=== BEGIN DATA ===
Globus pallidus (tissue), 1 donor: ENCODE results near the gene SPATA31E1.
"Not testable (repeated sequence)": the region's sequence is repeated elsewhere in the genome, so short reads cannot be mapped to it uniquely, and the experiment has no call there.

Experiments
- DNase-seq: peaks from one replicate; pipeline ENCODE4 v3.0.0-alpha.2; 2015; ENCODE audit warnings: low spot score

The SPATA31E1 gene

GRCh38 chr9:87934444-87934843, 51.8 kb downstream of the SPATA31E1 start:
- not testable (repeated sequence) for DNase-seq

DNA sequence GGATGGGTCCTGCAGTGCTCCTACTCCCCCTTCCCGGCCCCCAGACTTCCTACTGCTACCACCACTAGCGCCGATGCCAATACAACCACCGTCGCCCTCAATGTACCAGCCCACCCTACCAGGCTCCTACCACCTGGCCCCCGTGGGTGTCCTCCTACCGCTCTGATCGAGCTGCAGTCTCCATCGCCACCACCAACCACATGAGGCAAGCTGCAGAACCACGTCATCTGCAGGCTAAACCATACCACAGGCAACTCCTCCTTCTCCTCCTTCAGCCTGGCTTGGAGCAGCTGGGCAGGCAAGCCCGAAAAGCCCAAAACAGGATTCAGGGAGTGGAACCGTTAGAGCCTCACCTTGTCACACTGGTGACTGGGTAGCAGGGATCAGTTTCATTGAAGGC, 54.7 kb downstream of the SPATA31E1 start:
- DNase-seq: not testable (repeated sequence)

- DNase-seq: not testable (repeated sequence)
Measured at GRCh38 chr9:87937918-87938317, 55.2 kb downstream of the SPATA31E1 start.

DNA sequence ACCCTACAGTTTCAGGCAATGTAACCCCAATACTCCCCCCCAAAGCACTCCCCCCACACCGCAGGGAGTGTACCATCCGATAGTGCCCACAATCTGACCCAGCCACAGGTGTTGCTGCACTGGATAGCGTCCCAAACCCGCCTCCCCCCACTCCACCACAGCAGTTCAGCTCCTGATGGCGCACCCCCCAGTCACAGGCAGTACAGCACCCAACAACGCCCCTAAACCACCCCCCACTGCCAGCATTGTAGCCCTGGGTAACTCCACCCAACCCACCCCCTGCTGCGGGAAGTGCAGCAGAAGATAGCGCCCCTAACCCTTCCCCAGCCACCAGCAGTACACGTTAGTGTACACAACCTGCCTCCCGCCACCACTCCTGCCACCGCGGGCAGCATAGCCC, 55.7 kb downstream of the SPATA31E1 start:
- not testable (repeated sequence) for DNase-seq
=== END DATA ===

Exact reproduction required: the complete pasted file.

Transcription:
Globus pallidus (tissue), 1 donor: ENCODE results near the gene SPATA31E1.
"Not testable (repeated sequence)": the region's sequence is repeated elsewhere in the genome, so short reads cannot be mapped to it uniquely, and the experiment has no call there.

Experiments
- DNase-seq: peaks from one replicate; pipeline ENCODE4 v3.0.0-alpha.2; 2015; ENCODE audit warnings: low spot score

The SPATA31E1 gene

GRCh38 chr9:87934444-87934843, 51.8 kb downstream of the SPATA31E1 start:
- not testable (repeated sequence) for DNase-seq

DNA sequence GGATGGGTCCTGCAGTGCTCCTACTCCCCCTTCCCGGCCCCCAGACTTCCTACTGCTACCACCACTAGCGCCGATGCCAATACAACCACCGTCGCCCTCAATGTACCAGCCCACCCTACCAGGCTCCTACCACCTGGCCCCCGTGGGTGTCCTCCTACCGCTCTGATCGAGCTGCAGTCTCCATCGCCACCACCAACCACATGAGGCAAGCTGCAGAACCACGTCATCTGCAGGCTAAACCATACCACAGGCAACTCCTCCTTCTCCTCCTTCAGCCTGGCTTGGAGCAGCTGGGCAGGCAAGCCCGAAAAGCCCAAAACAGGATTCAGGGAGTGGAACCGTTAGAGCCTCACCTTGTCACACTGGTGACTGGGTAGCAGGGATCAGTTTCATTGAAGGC, 54.7 kb downstream of the SPATA31E1 start:
- DNase-seq: not testable (repeated sequence)

- DNase-seq: not testable (repeated sequence)
Measured at GRCh38 chr9:87937918-87938317, 55.2 kb downstream of the SPATA31E1 start.

DNA sequence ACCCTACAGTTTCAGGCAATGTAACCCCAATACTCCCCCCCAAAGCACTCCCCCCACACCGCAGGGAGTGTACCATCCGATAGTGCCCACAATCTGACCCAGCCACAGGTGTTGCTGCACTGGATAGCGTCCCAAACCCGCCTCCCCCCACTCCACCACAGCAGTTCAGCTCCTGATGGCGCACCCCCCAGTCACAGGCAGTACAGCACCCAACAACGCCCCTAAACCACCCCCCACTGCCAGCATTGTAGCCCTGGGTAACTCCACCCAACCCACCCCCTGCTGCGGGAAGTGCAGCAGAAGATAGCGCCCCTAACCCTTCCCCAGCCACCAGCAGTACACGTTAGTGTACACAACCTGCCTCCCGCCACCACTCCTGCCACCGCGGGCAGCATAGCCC, 55.7 kb downstream of the SPATA31E1 start:
- not testable (repeated sequence) for DNase-seq